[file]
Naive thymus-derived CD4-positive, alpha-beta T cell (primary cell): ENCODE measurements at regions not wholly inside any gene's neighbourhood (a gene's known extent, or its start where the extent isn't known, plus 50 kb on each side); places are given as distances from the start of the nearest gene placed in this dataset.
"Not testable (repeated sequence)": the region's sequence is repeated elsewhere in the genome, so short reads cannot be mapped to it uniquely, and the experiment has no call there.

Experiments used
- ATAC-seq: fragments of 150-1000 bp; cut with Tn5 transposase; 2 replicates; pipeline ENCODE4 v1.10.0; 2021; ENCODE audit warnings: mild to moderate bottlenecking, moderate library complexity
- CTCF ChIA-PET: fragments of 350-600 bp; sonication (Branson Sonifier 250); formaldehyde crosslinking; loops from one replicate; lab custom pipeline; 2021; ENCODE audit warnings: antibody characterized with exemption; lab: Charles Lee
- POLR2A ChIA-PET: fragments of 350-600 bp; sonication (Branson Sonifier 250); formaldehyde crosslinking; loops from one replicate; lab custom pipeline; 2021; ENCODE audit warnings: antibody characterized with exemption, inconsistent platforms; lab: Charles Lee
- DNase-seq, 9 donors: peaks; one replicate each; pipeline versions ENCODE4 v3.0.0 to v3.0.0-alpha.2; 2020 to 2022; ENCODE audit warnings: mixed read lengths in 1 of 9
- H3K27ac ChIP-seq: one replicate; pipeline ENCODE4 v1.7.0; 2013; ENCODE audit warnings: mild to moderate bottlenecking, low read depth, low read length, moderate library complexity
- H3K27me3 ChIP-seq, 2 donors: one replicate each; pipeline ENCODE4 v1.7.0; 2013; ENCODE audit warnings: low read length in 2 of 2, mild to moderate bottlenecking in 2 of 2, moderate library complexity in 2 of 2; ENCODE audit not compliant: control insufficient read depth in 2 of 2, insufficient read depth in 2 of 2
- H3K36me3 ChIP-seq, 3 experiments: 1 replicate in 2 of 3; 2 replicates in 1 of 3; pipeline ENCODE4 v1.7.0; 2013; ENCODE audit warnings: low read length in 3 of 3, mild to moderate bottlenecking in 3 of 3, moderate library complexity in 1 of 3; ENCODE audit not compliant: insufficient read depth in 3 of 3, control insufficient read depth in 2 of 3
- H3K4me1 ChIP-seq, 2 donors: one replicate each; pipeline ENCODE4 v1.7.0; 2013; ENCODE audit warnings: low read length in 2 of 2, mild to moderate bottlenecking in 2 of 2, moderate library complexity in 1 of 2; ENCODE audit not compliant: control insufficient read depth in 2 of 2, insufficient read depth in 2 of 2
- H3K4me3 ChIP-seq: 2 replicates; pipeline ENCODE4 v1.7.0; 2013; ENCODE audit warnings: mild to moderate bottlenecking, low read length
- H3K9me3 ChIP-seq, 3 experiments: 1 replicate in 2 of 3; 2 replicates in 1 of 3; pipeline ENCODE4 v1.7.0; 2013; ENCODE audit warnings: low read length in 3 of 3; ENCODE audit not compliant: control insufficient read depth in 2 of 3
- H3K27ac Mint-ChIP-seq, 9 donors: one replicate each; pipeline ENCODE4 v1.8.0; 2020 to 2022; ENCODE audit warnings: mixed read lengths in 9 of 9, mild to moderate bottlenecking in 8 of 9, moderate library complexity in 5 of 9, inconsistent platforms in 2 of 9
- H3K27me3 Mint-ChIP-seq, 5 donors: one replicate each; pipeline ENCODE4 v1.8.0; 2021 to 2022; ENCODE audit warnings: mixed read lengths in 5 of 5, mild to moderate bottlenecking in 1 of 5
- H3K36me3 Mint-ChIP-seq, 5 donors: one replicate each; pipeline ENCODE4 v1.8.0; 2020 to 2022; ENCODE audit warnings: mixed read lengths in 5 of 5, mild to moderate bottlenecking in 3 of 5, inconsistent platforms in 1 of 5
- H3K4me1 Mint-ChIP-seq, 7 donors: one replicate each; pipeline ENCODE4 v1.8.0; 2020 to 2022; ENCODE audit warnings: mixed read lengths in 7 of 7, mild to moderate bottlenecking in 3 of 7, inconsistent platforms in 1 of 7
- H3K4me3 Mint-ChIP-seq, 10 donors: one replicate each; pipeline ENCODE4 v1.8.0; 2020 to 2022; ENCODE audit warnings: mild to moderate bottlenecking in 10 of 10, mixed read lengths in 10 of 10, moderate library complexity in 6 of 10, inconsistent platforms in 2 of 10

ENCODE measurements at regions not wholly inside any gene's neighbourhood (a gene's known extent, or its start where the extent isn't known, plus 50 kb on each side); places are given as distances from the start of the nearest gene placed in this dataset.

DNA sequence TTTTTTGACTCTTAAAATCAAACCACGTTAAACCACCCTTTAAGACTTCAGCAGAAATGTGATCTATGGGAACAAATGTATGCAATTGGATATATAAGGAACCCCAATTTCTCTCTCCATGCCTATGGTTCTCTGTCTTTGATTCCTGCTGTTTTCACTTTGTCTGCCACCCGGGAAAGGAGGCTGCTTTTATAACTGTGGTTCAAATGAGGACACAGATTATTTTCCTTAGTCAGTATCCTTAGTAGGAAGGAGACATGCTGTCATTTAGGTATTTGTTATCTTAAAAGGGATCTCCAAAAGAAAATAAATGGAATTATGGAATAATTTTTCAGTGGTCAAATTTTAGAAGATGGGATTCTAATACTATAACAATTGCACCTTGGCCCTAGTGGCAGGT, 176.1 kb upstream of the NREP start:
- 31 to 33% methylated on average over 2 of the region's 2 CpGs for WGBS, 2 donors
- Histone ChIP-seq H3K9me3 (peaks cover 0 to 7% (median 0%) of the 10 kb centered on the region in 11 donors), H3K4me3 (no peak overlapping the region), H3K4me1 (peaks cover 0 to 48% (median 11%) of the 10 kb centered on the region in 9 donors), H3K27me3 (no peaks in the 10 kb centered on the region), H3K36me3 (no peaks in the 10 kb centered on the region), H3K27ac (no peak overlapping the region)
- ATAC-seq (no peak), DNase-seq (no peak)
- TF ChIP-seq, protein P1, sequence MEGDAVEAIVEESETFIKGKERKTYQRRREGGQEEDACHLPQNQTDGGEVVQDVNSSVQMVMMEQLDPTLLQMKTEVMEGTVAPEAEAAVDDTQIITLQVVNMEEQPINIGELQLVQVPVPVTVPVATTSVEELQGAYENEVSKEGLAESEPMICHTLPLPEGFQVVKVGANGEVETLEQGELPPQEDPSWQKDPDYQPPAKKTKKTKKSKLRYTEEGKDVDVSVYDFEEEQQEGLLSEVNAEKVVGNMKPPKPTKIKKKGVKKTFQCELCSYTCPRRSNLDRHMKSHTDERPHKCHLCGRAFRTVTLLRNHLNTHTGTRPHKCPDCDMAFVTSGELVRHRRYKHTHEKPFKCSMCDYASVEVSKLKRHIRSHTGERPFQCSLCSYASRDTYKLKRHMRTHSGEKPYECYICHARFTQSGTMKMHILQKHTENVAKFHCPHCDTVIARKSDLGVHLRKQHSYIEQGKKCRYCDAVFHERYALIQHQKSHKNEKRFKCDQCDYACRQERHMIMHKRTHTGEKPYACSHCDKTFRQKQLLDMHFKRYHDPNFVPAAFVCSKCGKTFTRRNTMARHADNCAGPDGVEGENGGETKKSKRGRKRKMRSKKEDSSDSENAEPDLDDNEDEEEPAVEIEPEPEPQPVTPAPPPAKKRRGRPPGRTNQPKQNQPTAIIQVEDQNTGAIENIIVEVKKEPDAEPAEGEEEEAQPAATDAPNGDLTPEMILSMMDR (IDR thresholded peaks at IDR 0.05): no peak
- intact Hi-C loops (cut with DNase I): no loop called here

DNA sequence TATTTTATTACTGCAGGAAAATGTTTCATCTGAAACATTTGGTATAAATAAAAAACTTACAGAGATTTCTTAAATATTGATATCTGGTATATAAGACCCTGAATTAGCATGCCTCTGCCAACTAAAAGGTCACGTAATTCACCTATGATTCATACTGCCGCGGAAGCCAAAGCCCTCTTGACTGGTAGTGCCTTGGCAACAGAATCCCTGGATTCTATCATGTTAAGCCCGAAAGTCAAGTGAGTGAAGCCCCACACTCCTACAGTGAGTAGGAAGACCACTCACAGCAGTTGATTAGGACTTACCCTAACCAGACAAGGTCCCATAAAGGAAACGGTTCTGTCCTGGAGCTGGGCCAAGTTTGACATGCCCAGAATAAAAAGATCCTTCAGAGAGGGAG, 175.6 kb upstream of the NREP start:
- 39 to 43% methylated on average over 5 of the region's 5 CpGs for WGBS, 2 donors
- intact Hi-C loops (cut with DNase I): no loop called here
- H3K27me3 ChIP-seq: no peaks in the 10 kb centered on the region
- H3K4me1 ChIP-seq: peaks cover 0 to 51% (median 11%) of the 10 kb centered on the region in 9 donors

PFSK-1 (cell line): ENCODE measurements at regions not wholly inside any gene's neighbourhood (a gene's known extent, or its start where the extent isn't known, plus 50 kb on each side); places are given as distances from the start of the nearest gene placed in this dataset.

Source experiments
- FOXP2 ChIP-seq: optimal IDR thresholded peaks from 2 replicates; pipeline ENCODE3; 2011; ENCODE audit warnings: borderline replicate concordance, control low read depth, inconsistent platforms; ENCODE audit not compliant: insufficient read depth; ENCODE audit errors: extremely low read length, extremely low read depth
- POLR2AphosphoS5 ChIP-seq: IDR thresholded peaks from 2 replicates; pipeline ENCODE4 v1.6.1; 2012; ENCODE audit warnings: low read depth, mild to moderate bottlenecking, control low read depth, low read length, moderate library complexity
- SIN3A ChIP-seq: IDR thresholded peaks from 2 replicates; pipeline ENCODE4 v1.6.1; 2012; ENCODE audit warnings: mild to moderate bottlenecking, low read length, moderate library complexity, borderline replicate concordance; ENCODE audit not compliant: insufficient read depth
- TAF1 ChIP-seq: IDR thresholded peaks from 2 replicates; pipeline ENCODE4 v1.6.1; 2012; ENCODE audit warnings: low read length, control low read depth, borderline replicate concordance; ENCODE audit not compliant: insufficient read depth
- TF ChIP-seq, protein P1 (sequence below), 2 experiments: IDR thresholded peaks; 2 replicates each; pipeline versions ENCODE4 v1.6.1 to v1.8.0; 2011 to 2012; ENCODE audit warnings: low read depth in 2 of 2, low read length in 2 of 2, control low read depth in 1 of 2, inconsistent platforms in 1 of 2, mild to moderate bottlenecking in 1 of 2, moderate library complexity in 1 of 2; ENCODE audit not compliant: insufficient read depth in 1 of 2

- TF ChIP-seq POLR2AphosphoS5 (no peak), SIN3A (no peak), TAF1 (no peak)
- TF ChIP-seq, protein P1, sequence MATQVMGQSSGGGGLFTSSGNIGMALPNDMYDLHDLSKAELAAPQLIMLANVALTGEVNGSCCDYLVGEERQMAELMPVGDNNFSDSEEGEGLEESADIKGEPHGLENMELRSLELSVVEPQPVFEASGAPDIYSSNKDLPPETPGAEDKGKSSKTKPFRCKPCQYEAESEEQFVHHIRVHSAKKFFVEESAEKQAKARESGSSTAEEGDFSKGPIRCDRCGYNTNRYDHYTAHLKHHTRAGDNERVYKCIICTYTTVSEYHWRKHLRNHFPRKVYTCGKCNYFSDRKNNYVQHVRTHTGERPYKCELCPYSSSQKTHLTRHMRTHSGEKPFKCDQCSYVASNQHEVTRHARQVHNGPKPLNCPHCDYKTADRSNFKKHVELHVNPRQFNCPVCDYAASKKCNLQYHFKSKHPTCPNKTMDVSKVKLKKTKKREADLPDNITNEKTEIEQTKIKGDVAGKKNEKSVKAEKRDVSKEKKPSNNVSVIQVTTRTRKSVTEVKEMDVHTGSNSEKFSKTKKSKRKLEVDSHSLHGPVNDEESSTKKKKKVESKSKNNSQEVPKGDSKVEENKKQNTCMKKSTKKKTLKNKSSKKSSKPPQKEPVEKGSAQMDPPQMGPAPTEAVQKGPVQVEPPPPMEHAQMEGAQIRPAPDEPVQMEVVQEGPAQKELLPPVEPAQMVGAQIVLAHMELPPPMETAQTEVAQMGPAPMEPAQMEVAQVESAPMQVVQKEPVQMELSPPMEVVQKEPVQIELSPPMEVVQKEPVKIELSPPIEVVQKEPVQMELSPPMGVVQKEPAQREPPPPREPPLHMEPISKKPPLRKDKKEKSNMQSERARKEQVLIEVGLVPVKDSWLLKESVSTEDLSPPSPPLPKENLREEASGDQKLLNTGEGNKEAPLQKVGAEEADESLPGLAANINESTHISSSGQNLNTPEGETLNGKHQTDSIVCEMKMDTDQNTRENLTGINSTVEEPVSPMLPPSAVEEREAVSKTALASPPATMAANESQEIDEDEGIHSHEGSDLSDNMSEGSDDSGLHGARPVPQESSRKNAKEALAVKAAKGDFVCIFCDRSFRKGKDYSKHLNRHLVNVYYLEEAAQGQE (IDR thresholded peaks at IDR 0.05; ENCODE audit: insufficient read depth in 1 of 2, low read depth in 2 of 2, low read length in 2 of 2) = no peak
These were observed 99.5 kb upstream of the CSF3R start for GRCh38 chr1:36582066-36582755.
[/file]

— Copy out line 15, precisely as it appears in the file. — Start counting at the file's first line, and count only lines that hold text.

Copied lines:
- H3K27me3 Mint-ChIP-seq, 5 donors: one replicate each; pipeline ENCODE4 v1.8.0; 2021 to 2022; ENCODE audit warnings: mixed read lengths in 5 of 5, mild to moderate bottlenecking in 1 of 5